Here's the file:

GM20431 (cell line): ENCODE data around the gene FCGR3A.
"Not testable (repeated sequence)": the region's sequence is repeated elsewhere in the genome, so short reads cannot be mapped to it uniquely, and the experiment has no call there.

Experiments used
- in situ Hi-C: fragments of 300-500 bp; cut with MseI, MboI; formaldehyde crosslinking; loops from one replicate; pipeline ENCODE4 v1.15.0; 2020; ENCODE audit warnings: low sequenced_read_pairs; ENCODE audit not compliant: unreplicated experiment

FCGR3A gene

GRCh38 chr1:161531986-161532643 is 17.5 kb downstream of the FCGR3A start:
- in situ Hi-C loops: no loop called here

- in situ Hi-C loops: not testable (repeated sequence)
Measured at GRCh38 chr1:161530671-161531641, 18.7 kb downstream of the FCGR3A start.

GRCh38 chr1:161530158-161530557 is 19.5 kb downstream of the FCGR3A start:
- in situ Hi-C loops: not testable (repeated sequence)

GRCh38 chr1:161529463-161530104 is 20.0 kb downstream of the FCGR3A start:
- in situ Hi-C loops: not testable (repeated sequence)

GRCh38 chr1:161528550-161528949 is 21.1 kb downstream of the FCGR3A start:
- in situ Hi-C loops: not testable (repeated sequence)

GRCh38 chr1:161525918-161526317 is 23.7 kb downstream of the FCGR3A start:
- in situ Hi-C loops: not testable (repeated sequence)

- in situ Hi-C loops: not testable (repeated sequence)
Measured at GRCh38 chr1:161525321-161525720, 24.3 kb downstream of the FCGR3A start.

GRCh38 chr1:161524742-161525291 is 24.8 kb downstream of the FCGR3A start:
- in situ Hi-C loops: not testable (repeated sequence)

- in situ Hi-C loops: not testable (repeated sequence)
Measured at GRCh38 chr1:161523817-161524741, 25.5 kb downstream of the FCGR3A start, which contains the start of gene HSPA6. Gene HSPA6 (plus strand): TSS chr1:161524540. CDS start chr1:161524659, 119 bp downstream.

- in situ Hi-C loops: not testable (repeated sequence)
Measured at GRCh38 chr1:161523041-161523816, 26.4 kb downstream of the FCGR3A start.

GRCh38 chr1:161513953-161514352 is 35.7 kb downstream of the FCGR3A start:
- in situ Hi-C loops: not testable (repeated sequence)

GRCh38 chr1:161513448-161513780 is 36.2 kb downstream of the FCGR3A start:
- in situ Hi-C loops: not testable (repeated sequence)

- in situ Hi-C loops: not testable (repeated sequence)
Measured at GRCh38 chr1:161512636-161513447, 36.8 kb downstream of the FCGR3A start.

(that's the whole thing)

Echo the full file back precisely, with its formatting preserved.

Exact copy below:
GM20431 (cell line): ENCODE data around the gene FCGR3A.
"Not testable (repeated sequence)": the region's sequence is repeated elsewhere in the genome, so short reads cannot be mapped to it uniquely, and the experiment has no call there.

Experiments used
- in situ Hi-C: fragments of 300-500 bp; cut with MseI, MboI; formaldehyde crosslinking; loops from one replicate; pipeline ENCODE4 v1.15.0; 2020; ENCODE audit warnings: low sequenced_read_pairs; ENCODE audit not compliant: unreplicated experiment

FCGR3A gene

GRCh38 chr1:161531986-161532643 is 17.5 kb downstream of the FCGR3A start:
- in situ Hi-C loops: no loop called here

- in situ Hi-C loops: not testable (repeated sequence)
Measured at GRCh38 chr1:161530671-161531641, 18.7 kb downstream of the FCGR3A start.

GRCh38 chr1:161530158-161530557 is 19.5 kb downstream of the FCGR3A start:
- in situ Hi-C loops: not testable (repeated sequence)

GRCh38 chr1:161529463-161530104 is 20.0 kb downstream of the FCGR3A start:
- in situ Hi-C loops: not testable (repeated sequence)

GRCh38 chr1:161528550-161528949 is 21.1 kb downstream of the FCGR3A start:
- in situ Hi-C loops: not testable (repeated sequence)

GRCh38 chr1:161525918-161526317 is 23.7 kb downstream of the FCGR3A start:
- in situ Hi-C loops: not testable (repeated sequence)

- in situ Hi-C loops: not testable (repeated sequence)
Measured at GRCh38 chr1:161525321-161525720, 24.3 kb downstream of the FCGR3A start.

GRCh38 chr1:161524742-161525291 is 24.8 kb downstream of the FCGR3A start:
- in situ Hi-C loops: not testable (repeated sequence)

- in situ Hi-C loops: not testable (repeated sequence)
Measured at GRCh38 chr1:161523817-161524741, 25.5 kb downstream of the FCGR3A start, which contains the start of gene HSPA6. Gene HSPA6 (plus strand): TSS chr1:161524540. CDS start chr1:161524659, 119 bp downstream.

- in situ Hi-C loops: not testable (repeated sequence)
Measured at GRCh38 chr1:161523041-161523816, 26.4 kb downstream of the FCGR3A start.

GRCh38 chr1:161513953-161514352 is 35.7 kb downstream of the FCGR3A start:
- in situ Hi-C loops: not testable (repeated sequence)

GRCh38 chr1:161513448-161513780 is 36.2 kb downstream of the FCGR3A start:
- in situ Hi-C loops: not testable (repeated sequence)

- in situ Hi-C loops: not testable (repeated sequence)
Measured at GRCh38 chr1:161512636-161513447, 36.8 kb downstream of the FCGR3A start.